Retaining and Expanding Breach of Peace

Research output: Contribution to journalArticle

Abstract

In New South Wales, a breach of peace remains a residual source of power, justifying a range of interventions, including trespass and arrest. Those powers are aimed at the containment of violence and the preservation of public order. The power is controversial, however, because of the scope of power enlivened by a breach of peace and because of the retrospective declaration needed to confirm its legality. In recent years, there has been a shift towards statute as the basis for authorising intervention and calls for its abolition. This article argues for the retention of breach of peace as an essential source of power, based on its inherent adaptability and policy objectives.
Original languageEnglish
Pages (from-to)222-241
Number of pages20
JournalCriminal Law Journal
Volume41
Issue number4
Publication statusPublished - Nov 2017
Externally publishedYes

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title = "Retaining and Expanding Breach of Peace",
abstract = "In New South Wales, a breach of peace remains a residual source of power, justifying a range of interventions, including trespass and arrest. Those powers are aimed at the containment of violence and the preservation of public order. The power is controversial, however, because of the scope of power enlivened by a breach of peace and because of the retrospective declaration needed to confirm its legality. In recent years, there has been a shift towards statute as the basis for authorising intervention and calls for its abolition. This article argues for the retention of breach of peace as an essential source of power, based on its inherent adaptability and policy objectives.",
author = "Brendon MURPHY",
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month = "11",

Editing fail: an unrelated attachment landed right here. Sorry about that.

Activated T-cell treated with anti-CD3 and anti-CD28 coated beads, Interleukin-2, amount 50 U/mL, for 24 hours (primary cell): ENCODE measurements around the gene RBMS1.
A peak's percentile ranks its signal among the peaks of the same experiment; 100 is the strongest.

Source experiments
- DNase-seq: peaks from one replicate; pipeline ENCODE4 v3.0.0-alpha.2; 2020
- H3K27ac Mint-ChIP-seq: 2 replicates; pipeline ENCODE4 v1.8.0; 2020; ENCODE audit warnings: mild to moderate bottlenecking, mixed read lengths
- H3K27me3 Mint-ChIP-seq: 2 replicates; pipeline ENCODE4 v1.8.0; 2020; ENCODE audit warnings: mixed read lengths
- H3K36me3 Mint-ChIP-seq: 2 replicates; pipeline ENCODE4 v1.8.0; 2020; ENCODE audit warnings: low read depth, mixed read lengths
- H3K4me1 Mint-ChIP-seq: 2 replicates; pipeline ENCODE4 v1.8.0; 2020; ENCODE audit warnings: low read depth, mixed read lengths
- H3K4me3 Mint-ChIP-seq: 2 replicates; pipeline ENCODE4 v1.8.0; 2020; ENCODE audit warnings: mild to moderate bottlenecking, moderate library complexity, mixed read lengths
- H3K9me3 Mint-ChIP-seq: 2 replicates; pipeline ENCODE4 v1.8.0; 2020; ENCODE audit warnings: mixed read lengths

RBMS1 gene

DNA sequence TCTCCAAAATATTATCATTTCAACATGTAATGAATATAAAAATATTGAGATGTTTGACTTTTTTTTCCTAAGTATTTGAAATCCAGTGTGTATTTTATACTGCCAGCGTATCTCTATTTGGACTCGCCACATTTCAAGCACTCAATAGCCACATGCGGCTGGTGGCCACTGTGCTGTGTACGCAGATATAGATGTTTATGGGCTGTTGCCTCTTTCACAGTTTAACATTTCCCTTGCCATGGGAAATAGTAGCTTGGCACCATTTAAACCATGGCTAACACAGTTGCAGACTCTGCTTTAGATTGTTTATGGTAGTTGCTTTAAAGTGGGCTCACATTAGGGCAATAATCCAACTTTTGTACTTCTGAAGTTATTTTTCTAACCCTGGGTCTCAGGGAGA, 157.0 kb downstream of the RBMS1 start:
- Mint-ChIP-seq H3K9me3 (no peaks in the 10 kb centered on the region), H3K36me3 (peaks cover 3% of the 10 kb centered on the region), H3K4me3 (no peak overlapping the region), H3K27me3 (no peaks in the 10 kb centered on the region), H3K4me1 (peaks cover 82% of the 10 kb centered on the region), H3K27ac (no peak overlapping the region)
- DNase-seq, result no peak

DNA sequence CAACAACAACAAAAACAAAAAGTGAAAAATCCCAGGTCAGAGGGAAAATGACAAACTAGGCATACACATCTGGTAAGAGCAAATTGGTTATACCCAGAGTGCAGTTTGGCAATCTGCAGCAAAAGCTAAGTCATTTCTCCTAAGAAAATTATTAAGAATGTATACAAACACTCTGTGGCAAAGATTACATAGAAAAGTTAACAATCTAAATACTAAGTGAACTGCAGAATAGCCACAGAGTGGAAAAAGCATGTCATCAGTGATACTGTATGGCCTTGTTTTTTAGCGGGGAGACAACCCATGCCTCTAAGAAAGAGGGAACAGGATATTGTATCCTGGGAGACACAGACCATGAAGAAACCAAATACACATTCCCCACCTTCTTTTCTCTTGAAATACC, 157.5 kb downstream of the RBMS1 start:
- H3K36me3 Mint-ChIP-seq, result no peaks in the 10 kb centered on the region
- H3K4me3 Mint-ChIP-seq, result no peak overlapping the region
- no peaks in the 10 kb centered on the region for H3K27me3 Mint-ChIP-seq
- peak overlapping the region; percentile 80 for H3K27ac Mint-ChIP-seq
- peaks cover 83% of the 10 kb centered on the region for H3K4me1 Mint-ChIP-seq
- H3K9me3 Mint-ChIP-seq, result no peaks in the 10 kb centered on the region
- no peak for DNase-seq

language = "English",
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pages = "222--241",
journal = "Criminal Law Journal",
issn = "0314-1160",
number = "4",

}

Retaining and Expanding Breach of Peace. / MURPHY, Brendon.

In: Criminal Law Journal, Vol. 41, No. 4, 11.2017, p. 222-241.

Research output: Contribution to journalArticle

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AB - In New South Wales, a breach of peace remains a residual source of power, justifying a range of interventions, including trespass and arrest. Those powers are aimed at the containment of violence and the preservation of public order. The power is controversial, however, because of the scope of power enlivened by a breach of peace and because of the retrospective declaration needed to confirm its legality. In recent years, there has been a shift towards statute as the basis for authorising intervention and calls for its abolition. This article argues for the retention of breach of peace as an essential source of power, based on its inherent adaptability and policy objectives.

M3 - Article

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JO - Criminal Law Journal

JF - Criminal Law Journal

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